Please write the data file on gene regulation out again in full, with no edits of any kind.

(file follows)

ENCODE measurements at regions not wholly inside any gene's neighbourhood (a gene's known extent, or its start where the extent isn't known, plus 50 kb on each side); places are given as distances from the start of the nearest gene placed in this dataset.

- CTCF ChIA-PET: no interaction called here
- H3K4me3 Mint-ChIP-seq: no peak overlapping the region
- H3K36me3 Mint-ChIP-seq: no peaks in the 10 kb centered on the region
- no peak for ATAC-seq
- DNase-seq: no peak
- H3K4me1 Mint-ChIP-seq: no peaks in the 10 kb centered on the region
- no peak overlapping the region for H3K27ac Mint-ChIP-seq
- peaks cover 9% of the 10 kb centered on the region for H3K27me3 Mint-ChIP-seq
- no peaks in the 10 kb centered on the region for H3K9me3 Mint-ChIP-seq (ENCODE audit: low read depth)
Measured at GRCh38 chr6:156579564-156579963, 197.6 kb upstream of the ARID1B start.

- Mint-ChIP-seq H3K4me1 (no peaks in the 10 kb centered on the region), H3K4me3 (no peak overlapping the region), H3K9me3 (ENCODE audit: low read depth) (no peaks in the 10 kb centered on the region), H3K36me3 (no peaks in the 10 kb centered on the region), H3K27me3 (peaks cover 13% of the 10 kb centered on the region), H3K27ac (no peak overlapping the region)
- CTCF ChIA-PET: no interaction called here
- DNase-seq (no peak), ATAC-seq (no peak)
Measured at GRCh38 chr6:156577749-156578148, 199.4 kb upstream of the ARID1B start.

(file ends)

ENCODE measurements at regions not wholly inside any gene's neighbourhood (a gene's known extent, or its start where the extent isn't known, plus 50 kb on each side); places are given as distances from the start of the nearest gene placed in this dataset.

- CTCF ChIA-PET: no interaction called here
- H3K4me3 Mint-ChIP-seq: no peak overlapping the region
- H3K36me3 Mint-ChIP-seq: no peaks in the 10 kb centered on the region
- no peak for ATAC-seq
- DNase-seq: no peak
- H3K4me1 Mint-ChIP-seq: no peaks in the 10 kb centered on the region
- no peak overlapping the region for H3K27ac Mint-ChIP-seq
- peaks cover 9% of the 10 kb centered on the region for H3K27me3 Mint-ChIP-seq
- no peaks in the 10 kb centered on the region for H3K9me3 Mint-ChIP-seq (ENCODE audit: low read depth)
Measured at GRCh38 chr6:156579564-156579963, 197.6 kb upstream of the ARID1B start.

- Mint-ChIP-seq H3K4me1 (no peaks in the 10 kb centered on the region), H3K4me3 (no peak overlapping the region), H3K9me3 (ENCODE audit: low read depth) (no peaks in the 10 kb centered on the region), H3K36me3 (no peaks in the 10 kb centered on the region), H3K27me3 (peaks cover 13% of the 10 kb centered on the region), H3K27ac (no peak overlapping the region)
- CTCF ChIA-PET: no interaction called here
- DNase-seq (no peak), ATAC-seq (no peak)
Measured at GRCh38 chr6:156577749-156578148, 199.4 kb upstream of the ARID1B start.